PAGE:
I met Dallas Willard only once, at an A. P. A. meeting in San Francisco in the early '90s. I had sent him a paper on Husserl and Heidegger and we had plans to get together over dinner to discuss it. Unfortunately, the plans fell through when a son of Willard showed up. But we did speak briefly and I still recall his kindness and his words, "I'll help you any way I can." In the few minutes I was with him I became aware of his depth and his goodness.
My only serious engagement with Professor Willard's work was via a long and intricate paper I published in Philosophia Christi, "The Moreland-Willard-Lotze Thesis on Being," vol. 6, no. 1 (2004), pp. 27-58.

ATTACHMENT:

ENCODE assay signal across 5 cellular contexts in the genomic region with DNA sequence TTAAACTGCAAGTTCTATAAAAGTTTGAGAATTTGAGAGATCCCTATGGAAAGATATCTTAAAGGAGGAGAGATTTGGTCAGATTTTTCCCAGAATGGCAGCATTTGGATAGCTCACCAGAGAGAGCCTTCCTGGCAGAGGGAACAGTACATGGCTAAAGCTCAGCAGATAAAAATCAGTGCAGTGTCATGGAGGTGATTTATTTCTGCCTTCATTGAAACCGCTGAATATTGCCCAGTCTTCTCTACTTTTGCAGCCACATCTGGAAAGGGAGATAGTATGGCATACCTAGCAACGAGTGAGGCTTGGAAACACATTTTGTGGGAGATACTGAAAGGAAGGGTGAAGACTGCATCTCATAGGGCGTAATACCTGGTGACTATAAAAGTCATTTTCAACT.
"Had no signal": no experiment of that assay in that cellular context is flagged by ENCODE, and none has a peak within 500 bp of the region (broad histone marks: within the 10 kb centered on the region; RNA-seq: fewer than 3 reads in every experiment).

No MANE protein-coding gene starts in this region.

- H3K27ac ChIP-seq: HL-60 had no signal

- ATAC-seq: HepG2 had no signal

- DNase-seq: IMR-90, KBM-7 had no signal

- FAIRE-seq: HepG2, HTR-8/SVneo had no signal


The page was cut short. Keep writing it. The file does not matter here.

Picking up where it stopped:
A search of this site turns up only one post on Willard, Knowledge Without Belief: a Dallas Willard-Josef Pieper Connection.
We have it on good authority that death is the muse of philosophy. The muse reminds us that our time is short and to be well used. I expect Willard would approve of the following lines from St Augustine's Confessions, Book VI, Chapter 11, Ryan trans.:
Let us put away these vain and empty concerns. Let us turn ourselves only to a search for truth. Life is hard, and death is uncertain. It may carry us away suddenly. In what state shall we leave this world? Where must we learn what we have neglected here? Or rather, must we not endure punishment for our negligence? What if death itself should cut off and put an end to all care, along with sensation itself? This too must be investigated.